The lesson to be learned here, is the variety and diversity, whether you’re working with a forest or with a computing environment, is good.

Cue segue. I’m going to draw a really ugly analogy between human emotions and old-growth rain forests and computer networking environments. Wish me luck.

Sometimes, upon the end of a relationship, we find ourselves desperately wishing to get together with someone who was Just Like My Last Love: someone who acts the same, who looks the same, who does the same things… Genetically identical to our last love. We figure, after all, that if such a person made us happy once before, then they will again.

At the end of my last relationship, I spent some time doing just that. I wanted to find someone who was just as attractive, just as intelligent, just as sexy, and so on. I wanted my next relationship to be very similar to the last one, if not exactly the same.

But if all of your relationships are identical, you open yourself up to all of the same hurts and problems again and again. We’ve all heard stories of the women or men who enter abusive and dangerous relationships over and over and over again, never learning their lesson, and so on. I’ve never fully understood the tendency myself, but after watching computer networks fail all over the world because they were, well, genetically identical, I think I see the sense: if all of your relationships are the same, then you don’t have to learn new coping techniques or ways of communicating. And, sadly, if you’re too full of pain, then you probably don’t even have the energy to learn these new techniques. In a way, it’s simply a matter of economics.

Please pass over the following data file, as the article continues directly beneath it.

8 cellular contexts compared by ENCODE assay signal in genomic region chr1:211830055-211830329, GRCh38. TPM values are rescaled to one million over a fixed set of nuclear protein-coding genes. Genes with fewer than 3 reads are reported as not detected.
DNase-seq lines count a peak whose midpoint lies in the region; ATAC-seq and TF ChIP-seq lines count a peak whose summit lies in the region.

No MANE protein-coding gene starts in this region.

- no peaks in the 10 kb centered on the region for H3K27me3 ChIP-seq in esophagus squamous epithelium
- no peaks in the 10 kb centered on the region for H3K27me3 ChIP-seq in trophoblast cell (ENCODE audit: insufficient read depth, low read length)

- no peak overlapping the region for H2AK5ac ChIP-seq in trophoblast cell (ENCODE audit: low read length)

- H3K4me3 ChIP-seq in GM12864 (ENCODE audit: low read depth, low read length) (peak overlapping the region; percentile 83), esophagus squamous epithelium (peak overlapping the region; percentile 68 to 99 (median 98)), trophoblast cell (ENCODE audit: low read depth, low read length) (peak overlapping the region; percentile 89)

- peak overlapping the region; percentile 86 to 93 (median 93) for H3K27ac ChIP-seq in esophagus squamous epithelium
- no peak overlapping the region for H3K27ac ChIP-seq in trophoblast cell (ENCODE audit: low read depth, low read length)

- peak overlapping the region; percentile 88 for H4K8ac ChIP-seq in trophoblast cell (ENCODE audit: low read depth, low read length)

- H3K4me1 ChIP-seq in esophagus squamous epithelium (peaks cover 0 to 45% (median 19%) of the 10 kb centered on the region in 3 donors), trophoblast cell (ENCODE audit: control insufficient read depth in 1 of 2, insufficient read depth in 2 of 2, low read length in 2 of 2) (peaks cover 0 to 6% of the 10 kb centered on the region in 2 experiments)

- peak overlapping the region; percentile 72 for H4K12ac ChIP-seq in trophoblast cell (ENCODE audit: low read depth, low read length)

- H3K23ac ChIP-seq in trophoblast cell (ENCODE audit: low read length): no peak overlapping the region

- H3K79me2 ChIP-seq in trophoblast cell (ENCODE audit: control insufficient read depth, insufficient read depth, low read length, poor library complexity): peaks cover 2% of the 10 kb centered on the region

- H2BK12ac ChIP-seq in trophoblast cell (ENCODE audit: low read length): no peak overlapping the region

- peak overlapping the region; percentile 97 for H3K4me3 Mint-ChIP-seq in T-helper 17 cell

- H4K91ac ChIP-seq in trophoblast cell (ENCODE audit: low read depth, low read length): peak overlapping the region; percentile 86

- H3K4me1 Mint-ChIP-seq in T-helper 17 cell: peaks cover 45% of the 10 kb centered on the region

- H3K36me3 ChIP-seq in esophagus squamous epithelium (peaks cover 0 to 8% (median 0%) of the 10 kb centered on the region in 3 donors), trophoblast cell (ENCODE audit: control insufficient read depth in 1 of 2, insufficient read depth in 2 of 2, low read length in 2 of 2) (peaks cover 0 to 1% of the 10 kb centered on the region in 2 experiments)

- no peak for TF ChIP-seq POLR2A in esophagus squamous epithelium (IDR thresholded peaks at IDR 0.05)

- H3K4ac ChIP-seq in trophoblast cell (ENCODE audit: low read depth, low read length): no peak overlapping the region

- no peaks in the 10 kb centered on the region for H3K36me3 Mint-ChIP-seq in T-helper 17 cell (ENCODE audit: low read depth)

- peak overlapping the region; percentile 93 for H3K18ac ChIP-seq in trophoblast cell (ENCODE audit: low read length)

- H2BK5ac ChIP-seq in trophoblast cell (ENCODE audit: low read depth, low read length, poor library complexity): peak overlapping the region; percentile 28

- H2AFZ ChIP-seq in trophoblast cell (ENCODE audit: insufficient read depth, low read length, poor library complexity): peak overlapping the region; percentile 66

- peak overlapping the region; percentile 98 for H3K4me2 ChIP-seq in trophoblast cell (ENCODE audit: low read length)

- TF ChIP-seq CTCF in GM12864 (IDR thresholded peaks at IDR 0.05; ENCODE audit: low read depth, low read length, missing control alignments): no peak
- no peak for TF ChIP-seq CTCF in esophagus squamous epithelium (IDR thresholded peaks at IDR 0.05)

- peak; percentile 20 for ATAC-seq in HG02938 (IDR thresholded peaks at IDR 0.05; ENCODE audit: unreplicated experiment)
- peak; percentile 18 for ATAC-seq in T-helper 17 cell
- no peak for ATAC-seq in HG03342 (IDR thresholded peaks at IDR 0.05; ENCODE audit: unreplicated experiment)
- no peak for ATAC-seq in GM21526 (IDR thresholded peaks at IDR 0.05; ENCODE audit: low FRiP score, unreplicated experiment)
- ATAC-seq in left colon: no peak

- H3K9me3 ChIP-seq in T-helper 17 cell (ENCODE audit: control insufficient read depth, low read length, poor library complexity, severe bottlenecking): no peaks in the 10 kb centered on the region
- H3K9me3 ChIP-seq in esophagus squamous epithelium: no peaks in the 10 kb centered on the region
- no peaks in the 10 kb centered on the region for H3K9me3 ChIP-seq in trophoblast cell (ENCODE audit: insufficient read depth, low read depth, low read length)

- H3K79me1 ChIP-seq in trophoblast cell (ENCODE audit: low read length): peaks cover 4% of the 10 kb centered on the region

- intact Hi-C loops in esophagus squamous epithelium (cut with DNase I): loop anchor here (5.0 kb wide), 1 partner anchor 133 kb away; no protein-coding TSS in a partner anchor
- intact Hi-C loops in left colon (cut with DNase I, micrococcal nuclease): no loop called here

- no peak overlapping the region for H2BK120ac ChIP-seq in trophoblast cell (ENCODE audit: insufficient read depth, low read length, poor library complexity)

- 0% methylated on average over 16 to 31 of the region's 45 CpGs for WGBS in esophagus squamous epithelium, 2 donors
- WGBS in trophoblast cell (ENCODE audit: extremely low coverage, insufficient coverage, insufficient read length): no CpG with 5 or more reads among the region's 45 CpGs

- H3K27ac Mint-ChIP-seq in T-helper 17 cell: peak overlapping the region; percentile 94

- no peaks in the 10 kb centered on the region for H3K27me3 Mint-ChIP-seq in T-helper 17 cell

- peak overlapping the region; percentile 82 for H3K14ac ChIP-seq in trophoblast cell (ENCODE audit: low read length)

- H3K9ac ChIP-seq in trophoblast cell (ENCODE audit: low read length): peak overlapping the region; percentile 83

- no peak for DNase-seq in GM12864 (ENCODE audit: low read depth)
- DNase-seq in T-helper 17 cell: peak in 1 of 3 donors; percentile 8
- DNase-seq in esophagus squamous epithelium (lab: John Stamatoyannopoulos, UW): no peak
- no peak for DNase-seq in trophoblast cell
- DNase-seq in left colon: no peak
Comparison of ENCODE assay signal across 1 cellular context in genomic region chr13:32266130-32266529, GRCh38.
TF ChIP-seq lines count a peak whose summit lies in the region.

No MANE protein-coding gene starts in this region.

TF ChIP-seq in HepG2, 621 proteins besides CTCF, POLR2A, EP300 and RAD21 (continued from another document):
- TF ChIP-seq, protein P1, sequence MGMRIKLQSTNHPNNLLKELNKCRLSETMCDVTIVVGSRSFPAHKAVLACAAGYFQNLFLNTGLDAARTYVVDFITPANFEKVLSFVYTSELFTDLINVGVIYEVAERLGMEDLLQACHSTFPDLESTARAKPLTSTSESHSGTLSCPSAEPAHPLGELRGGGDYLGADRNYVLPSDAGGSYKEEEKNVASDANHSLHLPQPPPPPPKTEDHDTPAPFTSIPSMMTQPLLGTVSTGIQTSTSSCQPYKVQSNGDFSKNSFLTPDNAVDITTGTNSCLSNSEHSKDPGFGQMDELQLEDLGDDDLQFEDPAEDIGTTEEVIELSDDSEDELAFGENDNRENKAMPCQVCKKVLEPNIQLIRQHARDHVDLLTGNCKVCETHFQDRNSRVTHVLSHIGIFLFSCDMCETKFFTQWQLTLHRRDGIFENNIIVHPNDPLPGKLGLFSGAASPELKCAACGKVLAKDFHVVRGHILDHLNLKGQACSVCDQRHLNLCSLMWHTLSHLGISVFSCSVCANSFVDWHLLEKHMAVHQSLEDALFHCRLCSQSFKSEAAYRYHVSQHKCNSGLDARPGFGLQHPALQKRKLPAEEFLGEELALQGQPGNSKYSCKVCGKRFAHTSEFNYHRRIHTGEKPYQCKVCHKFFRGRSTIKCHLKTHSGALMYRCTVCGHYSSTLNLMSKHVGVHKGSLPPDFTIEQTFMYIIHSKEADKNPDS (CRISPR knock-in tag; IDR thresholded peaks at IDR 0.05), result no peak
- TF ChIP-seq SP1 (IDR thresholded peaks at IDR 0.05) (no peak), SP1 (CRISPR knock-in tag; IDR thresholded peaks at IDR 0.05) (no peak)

But by varying your relationships — by keeping yourself open to all possibilities, even ones that you thought had slipped you by years ago — you keep yourself flexible, you can continue to grow and learn and enjoy, and you find yourself better able to handle your newer relationships.

This is the theory at least. Take it for what it’s worth.

On a more pragmatic level, there is a new relationship in my own life. There are some similarities between this relationship and the one that I ended just recently. The new woman in my life is very intelligent, very attractive, very sexy, but in very different ways than the last. I hadn’t intended to enter into anything new — in fact, I had planned to stay away from all hints of any new relationships for at least a year. This came as a complete surprise to me, and it has, indeed, been a very pleasant one.

Change is good. Diversity is good. I don’t want to imply that the last woman in my life was a bad person in any way, of course, nor that novelty is the reason for my feelings now. Hell, I don’t want to draw any comparisons at all, or analyze anything too deeply. I just wanted to point out the benefits of keeping yourself open to variety, change, and new — or old — possibilities.

There’s very little talk in the way of diversifying our departmental network. We’re sticking with the Microsoft behemoth, keeping diversity at a minimum, maximizing our exposure to deadly attack; and when such attacks come (because they inevitably will), we’ll be terribly vulnerable. By sticking to just what we know, we’re putting ourselves in danger.

Well, perhaps I’m stretching. All I can really say is that while my department’s computing environment has been clear-cut, I’ve been swept away. We’ll see who lasts longer.

Here’s hoping that it will be less than three weeks until the next time…